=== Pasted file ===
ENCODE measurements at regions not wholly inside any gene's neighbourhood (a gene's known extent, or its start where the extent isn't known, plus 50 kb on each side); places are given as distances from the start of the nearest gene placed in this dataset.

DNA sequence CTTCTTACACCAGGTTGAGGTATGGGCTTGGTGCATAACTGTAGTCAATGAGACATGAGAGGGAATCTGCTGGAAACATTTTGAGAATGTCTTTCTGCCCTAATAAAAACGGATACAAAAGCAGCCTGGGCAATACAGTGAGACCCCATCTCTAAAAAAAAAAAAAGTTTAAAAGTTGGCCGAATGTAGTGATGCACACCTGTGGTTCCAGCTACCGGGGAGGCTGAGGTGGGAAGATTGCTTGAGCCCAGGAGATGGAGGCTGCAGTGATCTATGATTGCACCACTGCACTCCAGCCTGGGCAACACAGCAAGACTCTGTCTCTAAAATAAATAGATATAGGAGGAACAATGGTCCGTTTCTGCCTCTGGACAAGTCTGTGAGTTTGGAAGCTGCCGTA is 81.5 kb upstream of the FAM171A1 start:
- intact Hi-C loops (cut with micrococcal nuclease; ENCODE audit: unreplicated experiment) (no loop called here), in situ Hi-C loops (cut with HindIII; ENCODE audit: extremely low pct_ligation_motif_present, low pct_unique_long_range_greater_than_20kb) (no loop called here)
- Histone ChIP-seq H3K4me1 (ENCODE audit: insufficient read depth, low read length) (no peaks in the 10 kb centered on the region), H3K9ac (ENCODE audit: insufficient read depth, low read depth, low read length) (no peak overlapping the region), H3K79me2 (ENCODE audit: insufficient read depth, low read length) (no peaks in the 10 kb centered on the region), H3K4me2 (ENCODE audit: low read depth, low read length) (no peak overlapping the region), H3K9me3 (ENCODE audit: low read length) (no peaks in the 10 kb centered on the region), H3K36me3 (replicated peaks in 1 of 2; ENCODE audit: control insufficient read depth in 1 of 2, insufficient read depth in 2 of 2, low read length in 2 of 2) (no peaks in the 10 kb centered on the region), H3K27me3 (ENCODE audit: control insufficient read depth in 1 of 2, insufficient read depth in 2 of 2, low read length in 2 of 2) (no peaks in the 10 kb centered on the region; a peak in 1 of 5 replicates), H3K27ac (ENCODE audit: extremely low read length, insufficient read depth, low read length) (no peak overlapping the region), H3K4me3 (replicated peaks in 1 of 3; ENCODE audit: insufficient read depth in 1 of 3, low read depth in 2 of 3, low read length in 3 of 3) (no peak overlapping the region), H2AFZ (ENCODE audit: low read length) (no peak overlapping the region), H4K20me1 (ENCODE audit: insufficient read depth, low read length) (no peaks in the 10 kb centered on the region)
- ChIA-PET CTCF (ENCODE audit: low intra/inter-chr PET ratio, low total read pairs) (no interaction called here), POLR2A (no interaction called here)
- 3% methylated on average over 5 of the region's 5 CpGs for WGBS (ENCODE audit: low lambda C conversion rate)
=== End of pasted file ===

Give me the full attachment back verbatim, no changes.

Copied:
ENCODE measurements at regions not wholly inside any gene's neighbourhood (a gene's known extent, or its start where the extent isn't known, plus 50 kb on each side); places are given as distances from the start of the nearest gene placed in this dataset.

DNA sequence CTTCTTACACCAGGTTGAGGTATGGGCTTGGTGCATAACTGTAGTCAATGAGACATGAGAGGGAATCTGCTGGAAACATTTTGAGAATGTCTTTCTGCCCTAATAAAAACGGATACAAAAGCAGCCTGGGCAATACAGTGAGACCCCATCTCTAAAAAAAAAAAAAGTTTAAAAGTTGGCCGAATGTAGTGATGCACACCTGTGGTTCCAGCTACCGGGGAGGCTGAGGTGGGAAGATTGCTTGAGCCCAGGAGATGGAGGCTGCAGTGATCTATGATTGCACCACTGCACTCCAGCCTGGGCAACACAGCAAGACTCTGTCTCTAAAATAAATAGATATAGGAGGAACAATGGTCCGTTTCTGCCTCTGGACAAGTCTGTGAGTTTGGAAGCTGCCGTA is 81.5 kb upstream of the FAM171A1 start:
- intact Hi-C loops (cut with micrococcal nuclease; ENCODE audit: unreplicated experiment) (no loop called here), in situ Hi-C loops (cut with HindIII; ENCODE audit: extremely low pct_ligation_motif_present, low pct_unique_long_range_greater_than_20kb) (no loop called here)
- Histone ChIP-seq H3K4me1 (ENCODE audit: insufficient read depth, low read length) (no peaks in the 10 kb centered on the region), H3K9ac (ENCODE audit: insufficient read depth, low read depth, low read length) (no peak overlapping the region), H3K79me2 (ENCODE audit: insufficient read depth, low read length) (no peaks in the 10 kb centered on the region), H3K4me2 (ENCODE audit: low read depth, low read length) (no peak overlapping the region), H3K9me3 (ENCODE audit: low read length) (no peaks in the 10 kb centered on the region), H3K36me3 (replicated peaks in 1 of 2; ENCODE audit: control insufficient read depth in 1 of 2, insufficient read depth in 2 of 2, low read length in 2 of 2) (no peaks in the 10 kb centered on the region), H3K27me3 (ENCODE audit: control insufficient read depth in 1 of 2, insufficient read depth in 2 of 2, low read length in 2 of 2) (no peaks in the 10 kb centered on the region; a peak in 1 of 5 replicates), H3K27ac (ENCODE audit: extremely low read length, insufficient read depth, low read length) (no peak overlapping the region), H3K4me3 (replicated peaks in 1 of 3; ENCODE audit: insufficient read depth in 1 of 3, low read depth in 2 of 3, low read length in 3 of 3) (no peak overlapping the region), H2AFZ (ENCODE audit: low read length) (no peak overlapping the region), H4K20me1 (ENCODE audit: insufficient read depth, low read length) (no peaks in the 10 kb centered on the region)
- ChIA-PET CTCF (ENCODE audit: low intra/inter-chr PET ratio, low total read pairs) (no interaction called here), POLR2A (no interaction called here)
- 3% methylated on average over 5 of the region's 5 CpGs for WGBS (ENCODE audit: low lambda C conversion rate)